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29 Oct, 2022 05:33

Musk mocks media over Twitter layoffs prank

The billionaire entrepreneur commended CNBC’s “ace reporting” after the outlet was duped by pranksters
Musk mocks media over Twitter layoffs prank

Tesla CEO and Twitter owner Elon Musk took shots at the mainstream media after men posing as newly-fired Twitter employees tricked reporters, with at least two outlets taking the bait before quietly editing their stories.

The pair of pranksters were seen milling around Twitter’s San Francisco headquarters with boxes in hand on Friday, identifying themselves to journalists as ‘Rahul Ligma’ and ‘Daniel Johnson’ while claiming to be recently sacked software engineers.

While agencies such as CNBC and Bloomberg initially covered the story with a straight face, even citing interviews with the two men, both outlets later amended their articles to note that ‘Ligma’ and ‘Johnson’ were likely imposters, removing any direct mention of the hoaxers.

An editor’s note added to CNBC’s article states that while the men claimed to be “fired employees of Twitter,” several reports emerged “suggesting it was a hoax.” It said it was still unable to confirm the identities of the two individuals. After publishing its own version of the story, Bloomberg later added that Twitter’s internal communications channels had “lit up with suspicion that the departing people were enacting a hoax, and were not in fact laid off.”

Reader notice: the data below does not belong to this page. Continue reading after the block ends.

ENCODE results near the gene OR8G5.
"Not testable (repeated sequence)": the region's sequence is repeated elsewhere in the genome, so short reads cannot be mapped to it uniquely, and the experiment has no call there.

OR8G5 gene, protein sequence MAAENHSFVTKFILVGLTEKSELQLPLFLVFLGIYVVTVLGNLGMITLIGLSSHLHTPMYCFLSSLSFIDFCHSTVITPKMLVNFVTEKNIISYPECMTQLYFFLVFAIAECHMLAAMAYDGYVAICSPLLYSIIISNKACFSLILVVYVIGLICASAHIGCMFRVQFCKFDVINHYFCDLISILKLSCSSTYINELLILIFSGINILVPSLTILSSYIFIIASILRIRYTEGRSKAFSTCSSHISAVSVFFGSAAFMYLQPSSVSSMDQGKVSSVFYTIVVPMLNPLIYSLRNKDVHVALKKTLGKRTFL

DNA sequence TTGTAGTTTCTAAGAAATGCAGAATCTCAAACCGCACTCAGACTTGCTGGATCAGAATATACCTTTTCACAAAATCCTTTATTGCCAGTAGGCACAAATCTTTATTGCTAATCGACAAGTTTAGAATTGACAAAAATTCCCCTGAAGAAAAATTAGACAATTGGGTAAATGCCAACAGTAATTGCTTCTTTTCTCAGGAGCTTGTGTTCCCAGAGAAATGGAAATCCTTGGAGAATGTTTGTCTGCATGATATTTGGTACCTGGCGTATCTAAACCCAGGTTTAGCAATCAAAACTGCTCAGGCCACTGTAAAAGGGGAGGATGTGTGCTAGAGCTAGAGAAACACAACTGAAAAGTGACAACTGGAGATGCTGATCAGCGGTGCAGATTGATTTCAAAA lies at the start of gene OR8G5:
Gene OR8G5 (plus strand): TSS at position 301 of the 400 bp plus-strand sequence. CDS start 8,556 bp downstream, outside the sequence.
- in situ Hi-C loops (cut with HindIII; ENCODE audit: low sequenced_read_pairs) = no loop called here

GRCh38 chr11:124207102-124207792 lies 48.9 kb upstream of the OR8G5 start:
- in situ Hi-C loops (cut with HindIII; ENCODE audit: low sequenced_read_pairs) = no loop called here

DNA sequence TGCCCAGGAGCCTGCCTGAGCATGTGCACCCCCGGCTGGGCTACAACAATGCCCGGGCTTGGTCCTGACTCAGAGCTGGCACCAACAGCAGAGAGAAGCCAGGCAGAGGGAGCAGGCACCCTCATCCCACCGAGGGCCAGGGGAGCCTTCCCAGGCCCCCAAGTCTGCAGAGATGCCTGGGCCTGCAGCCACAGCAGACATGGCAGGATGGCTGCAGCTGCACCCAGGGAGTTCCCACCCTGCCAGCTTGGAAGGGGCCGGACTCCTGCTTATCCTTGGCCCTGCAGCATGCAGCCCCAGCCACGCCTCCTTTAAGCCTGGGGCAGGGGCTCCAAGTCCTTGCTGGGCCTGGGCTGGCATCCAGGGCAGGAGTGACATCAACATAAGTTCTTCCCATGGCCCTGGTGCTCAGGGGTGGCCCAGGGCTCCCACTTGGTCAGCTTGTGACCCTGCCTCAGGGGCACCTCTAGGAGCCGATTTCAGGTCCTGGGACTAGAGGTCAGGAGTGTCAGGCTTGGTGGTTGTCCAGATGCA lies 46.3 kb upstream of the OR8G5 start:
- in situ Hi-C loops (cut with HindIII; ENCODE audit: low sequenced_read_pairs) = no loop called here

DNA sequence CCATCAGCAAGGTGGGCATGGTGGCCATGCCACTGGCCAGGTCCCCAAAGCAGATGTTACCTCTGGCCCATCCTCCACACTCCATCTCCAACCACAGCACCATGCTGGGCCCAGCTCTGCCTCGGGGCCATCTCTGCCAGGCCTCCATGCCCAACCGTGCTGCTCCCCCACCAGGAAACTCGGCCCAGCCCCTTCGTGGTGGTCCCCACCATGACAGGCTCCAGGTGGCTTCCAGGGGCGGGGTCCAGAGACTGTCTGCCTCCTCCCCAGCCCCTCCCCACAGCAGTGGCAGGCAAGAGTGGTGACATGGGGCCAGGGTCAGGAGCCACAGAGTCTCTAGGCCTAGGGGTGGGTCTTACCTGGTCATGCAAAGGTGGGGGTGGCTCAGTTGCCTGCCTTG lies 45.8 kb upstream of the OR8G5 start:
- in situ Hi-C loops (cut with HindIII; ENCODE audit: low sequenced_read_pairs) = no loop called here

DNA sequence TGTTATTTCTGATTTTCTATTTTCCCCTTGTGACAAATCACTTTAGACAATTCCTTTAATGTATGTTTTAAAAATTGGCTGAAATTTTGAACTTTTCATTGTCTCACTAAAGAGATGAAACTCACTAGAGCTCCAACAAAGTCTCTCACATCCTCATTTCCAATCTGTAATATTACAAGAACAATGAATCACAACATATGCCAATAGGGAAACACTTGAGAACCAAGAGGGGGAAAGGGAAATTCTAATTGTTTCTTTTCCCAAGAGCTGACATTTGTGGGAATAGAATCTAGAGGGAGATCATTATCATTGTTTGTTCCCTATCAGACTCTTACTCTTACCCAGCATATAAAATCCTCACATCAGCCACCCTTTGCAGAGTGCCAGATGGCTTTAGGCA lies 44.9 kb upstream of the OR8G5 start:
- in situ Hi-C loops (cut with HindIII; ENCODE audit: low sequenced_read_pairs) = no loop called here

Having officially purchased Twitter earlier this week in a massive $44 billion buyout deal, Musk took to his newly acquired platform to mock the journalists who fell for the prank, singling out CNBC’s ace reporting.”

Musk also joked that “Ligma Johnson had it coming,” sharing images of the two ‘fired employees’. He subtly highlighted the word-play meme that inspired the hoax (with ‘Ligma’ intended to sound like ‘lick my…’).

During their interviews with the media, the two tricksters made a series of off-topic – and at times nonsensical – statements, with ‘Ligma’ declaring that “Michelle Obama wouldn’t have happened if Elon Musk owned Twitter.” His partner ‘Johnson’ also voiced grave concerns about “the future of celebrity conservatorship,” briefly mentioning early-2000s pop star Brittney Spears before trailing off.

Even before Musk officially took over the social media giant, news reports suggested the entrepreneur would seek to clean house at the company, including a Washington Post story alleging plans to fire up to 75% of its 7,500 workers. While Musk has denied the charge, insisting there are no mass-terminations in the works, he fired a handful of top executives  immediately upon taking control of the firm on Thursday, including CEO Parag Agrawal.